2020 has emerged as the worst year in BC’s history for overdose deaths, with 1,716 people losing their lives due to the effects of toxic illicit drugs.

This represents a 74% increase from the number of illicit drug toxicity deaths in 2019, in which 984 deaths were recorded. The 2020 numbers work out to about 4.7 deaths per day, two deaths higher per day than in 2019 which equalled roughly 2.7 deaths per day.

On April 14, 2016 BC’s Provincial Health Officer declared a public health emergency in response to the rise of drug overdoses and death. In the nearly five years since that declaration, the opioid crisis rages on, with more than 6,600 people dying of overdose from 2016 to 2020.

Toxic illicit drugs have now claimed more lives in BC than motor-vehicle crashes, homicides, suicides, and prescription-drug related deaths combined.

2020 was a difficult year for many, with a global pandemic, economic and employment uncertainty, and social isolation causing many to suffer the effects of loneliness, stress and depression.

“The impacts of COVID-19 highlighted the immensely precarious situation of those experiencing problematic substance use in our province” said Lisa Lapointe, chief coroner.

“Decades of criminalization, an increasingly toxic illicit drug market and the lack of timely access to evidence-based treatment and recovery services have resulted in the loss of thousands of lives in B.C. It’s clear that urgent change is needed to prevent future deaths and the resulting grief and loss so many families and communities have experienced across our province.”

“One of the most insidious impacts of the pandemic has been increased toxicity due to disruption in the supply chain for illicit drugs across the country,” said Sheila Malcolmson, Minister of Mental Health and Addictions.

“We stepped up our response to this emergency in B.C., but the illicit drug supply is dramatically more toxic than a year ago – and tragically, more lethal. Combined with the stigma that drives people to use alone and a pandemic that isolates them even further, you have a recipe for a terrible surge in overdose deaths.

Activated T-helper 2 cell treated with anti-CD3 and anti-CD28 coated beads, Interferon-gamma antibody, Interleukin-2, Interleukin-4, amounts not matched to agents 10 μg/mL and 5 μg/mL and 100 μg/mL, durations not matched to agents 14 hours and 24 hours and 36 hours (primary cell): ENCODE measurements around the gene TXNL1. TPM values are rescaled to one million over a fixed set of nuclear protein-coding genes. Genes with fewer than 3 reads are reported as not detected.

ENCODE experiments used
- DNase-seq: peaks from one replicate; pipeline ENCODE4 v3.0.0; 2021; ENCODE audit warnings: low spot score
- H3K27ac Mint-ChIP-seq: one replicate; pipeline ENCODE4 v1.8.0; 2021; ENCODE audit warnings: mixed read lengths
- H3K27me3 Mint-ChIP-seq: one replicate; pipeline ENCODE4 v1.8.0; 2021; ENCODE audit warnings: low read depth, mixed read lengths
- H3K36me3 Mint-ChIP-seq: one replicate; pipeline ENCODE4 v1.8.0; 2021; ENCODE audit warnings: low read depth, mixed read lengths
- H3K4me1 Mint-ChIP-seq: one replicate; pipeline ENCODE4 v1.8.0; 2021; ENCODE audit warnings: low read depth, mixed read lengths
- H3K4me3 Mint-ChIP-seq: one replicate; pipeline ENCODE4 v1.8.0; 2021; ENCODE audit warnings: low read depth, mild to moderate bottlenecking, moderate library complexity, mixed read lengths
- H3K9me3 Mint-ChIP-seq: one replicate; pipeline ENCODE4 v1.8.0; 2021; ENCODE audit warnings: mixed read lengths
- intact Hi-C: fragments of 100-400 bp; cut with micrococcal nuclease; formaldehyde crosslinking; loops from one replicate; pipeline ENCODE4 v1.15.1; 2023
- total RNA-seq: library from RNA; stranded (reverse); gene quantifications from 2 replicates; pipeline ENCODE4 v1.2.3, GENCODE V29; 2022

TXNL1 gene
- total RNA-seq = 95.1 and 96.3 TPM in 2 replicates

“Before the pandemic, we were making progress. In 2019, for the first time since 2012, we brought overdose deaths down. And according to the BC Centre for Disease Control, increases in naloxone distribution, added supervised consumption and more treatment options have averted more than 6,000 deaths. We are going to keep going and building the culturally safe, evidence-based system of mental health and addictions care that works and saves lives. At the same time, we know people are hurting now and there’s more to do.”

Communities in BC which experienced the highest number of illicit drug toxicity deaths were Vancouver, Surrey and Victoria. Overdose death rates have been trending downward in individuals aged 19 – 59, while rates among persons aged 60 and up have been trending upwards.

The Ministry of Mental Health and Addictions website offers advice to drug users on how to stay safe.

  • Know the signs of an overdose and how to respond
  • Get a naloxone kit
  • Go slow and don’t mix substances
  • Never use alone
  • Get your drugs checked
  • Consider prescription alternatives